Computers process information differently than humans do. Anyone who's first learning to program understands this well. What's hard about programming for a beginner isn't really big hard esoteric concepts, but that you've got to be so painfully exacting in how you describe everything to a (dumb) computer. That's why we do rubber duck debugging.
This is the second in a series detailing what I consider "Thoughtful Code." In the first one, I highlighted the high-level overview of what I consider "good" code, here I'm going to go (a lot) deeper into what this overarching framework means in its specific components. Well one of it's components. Specifically, the context in which our code lives, and how that shapes our definition of code quality.
I've been thinking a lot lately about what makes code "good." Let's take it for granted that "good" is so meaninglessly subjective that it's not really a useful term for one to use when talking about a program or block of code. So let's say that "thoughtful code" is code that meets my personal subjective definition of "good." But before you zone out, I want you to know that a lot of "bad" code is actually "good" and vice-versa. The counter-intuitive reality is that WordPress contains some of the best PHP code on the planet. Let me explain why…
Namespaces are a great feature of PHP. They've taken it from being a complex-to-scale and rather small-scale-only language into something where most projects have a healthy-level of outside code (pulled in with the Composer dependency manager) and a whole lot more clarity about what is where and why.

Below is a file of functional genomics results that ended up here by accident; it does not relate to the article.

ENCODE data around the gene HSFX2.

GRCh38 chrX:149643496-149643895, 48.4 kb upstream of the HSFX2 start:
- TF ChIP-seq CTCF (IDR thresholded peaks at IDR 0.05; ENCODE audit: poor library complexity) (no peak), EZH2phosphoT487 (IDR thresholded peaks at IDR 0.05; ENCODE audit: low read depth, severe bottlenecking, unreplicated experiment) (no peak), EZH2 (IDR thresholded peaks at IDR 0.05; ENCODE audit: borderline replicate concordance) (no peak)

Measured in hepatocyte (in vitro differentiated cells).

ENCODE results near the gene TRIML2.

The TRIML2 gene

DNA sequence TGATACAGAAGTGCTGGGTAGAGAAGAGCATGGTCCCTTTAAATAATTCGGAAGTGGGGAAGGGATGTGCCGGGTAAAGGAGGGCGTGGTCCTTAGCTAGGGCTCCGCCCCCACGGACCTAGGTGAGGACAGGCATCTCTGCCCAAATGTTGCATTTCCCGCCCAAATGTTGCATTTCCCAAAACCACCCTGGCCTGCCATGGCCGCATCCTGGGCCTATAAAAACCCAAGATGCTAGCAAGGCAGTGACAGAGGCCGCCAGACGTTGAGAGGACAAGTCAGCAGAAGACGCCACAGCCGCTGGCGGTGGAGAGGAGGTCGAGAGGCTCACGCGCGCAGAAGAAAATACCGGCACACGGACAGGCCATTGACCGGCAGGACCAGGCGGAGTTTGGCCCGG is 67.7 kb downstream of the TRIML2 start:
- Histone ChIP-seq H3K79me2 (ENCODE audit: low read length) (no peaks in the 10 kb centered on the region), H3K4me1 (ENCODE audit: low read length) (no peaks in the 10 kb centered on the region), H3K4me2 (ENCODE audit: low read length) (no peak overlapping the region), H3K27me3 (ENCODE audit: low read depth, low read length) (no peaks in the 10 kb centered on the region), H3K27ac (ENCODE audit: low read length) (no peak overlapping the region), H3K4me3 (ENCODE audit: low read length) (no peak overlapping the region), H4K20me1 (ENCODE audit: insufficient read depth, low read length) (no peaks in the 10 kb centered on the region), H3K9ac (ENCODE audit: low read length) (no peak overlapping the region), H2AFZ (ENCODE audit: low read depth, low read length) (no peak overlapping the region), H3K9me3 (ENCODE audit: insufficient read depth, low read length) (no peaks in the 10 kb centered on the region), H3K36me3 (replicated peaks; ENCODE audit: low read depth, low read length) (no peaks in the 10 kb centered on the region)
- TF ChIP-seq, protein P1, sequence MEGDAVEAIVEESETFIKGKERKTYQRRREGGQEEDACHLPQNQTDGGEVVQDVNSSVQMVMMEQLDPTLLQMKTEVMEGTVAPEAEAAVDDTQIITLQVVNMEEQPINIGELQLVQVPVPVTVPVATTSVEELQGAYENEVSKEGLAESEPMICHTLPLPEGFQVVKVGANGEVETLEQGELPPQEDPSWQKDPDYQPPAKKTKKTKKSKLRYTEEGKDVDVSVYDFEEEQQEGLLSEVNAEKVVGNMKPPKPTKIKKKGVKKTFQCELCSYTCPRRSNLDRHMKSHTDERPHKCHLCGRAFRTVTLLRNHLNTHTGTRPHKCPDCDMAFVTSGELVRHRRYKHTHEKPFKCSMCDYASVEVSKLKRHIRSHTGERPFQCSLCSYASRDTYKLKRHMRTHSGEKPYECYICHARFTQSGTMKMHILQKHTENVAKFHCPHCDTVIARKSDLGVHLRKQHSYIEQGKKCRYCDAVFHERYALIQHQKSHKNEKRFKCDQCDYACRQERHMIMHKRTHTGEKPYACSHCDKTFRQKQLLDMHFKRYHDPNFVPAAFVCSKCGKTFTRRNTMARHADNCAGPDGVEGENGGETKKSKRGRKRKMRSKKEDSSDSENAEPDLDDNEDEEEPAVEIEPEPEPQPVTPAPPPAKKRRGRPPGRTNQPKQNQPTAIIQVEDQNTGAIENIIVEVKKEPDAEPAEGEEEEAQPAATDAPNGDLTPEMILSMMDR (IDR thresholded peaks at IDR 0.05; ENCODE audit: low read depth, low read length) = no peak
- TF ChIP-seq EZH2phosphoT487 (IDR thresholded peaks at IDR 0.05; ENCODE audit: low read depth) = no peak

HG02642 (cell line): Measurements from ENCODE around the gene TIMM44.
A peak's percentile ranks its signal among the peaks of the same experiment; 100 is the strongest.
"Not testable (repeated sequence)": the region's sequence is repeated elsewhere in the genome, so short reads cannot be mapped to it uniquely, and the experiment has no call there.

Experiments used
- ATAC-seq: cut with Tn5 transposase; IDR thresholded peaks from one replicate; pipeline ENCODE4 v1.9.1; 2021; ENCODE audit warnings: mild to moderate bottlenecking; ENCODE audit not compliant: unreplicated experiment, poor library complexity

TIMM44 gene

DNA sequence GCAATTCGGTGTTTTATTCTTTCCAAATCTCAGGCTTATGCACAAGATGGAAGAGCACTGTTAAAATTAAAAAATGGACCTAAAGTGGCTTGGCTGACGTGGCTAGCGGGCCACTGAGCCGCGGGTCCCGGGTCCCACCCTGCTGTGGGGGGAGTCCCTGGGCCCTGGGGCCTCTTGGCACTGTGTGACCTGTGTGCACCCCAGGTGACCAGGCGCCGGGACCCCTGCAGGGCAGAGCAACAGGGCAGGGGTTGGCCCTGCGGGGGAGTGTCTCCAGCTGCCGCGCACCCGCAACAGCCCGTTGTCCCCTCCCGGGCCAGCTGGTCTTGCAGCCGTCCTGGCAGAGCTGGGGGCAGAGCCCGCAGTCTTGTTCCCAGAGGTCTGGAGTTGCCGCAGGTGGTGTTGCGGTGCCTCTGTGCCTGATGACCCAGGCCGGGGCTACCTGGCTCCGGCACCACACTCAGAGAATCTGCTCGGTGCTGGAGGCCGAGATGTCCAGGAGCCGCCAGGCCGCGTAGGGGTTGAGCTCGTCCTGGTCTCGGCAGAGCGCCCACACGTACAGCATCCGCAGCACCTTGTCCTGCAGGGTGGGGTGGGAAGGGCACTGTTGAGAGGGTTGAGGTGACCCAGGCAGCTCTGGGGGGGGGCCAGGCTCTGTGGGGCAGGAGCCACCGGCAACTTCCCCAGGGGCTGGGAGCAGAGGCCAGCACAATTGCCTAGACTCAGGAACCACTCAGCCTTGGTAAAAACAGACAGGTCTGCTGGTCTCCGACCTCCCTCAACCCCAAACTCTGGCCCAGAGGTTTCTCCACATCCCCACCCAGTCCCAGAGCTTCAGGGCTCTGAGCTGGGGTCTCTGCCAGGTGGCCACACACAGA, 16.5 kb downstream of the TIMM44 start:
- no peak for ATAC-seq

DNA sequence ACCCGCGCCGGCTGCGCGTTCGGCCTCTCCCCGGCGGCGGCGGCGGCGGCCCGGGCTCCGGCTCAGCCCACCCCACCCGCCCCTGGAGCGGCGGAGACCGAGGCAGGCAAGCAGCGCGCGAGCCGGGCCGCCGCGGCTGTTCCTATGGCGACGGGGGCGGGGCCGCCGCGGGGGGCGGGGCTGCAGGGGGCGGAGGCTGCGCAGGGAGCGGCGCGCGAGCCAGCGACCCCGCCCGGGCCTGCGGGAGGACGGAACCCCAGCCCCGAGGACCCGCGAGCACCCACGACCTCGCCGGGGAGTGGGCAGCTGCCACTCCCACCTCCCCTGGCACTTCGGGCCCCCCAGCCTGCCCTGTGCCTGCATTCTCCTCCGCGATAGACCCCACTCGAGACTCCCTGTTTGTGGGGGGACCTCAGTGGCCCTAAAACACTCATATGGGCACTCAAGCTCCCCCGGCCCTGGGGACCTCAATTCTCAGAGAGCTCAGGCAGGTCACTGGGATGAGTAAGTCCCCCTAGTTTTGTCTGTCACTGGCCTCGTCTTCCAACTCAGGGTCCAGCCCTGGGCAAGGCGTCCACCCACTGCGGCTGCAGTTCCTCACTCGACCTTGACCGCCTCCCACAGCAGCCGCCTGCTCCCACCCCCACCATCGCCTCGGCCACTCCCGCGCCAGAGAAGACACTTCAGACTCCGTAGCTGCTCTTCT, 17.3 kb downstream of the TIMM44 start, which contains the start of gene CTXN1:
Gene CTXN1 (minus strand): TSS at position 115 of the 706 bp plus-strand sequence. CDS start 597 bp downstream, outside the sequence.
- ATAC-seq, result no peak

One of the topics of seemingly perennial discussion among programmers is whether object-relational mapping (often abbreviated to ORM) is evil or not. Opinions seem to run the gamut from "I use and love it" to "I tried it once and never will again." And you often encounter at least a few "what are you talking about?"s.
I've given the talk "Banishing Loops with Functional PHP" (or "Functional Programming, it just depends on how I titled it) at least three times. But it's still, mostly a talk. You can watch a talk I've given many times right here:
Recently (at the end of 2017), OWASP updated its Top 10 list. For the unfamiliar, let me briefly explain what that means: the industry standard of basic-web-security education has altered. Though it's never been a complete security education, the OWASP Top Ten is where almost all standards for web-developer security education begin. So when it changes, that's kind of important.
Let's get it out of the way early: PHP is a strange and ugly language. It's not exceptionally fast. It's not beautiful syntactically. It's not formulated around a clear opinion about good software development practices. And it's still what I write a lot of software in. The obvious question is: why? Why use PHP today?
Like many people, I love the idea of doing positive work for the world. I do both little and big volunteer work, on a recurring and one-off basis. But the point here isn't how much praise I deserve (lots 😝), but what's it been like for me working with Code for Fort Collins. Code for Fort Collins is a member of Code for America's brigade program, and I've been involved for a few years. Here I'm going to examine what I've learned from my involvement.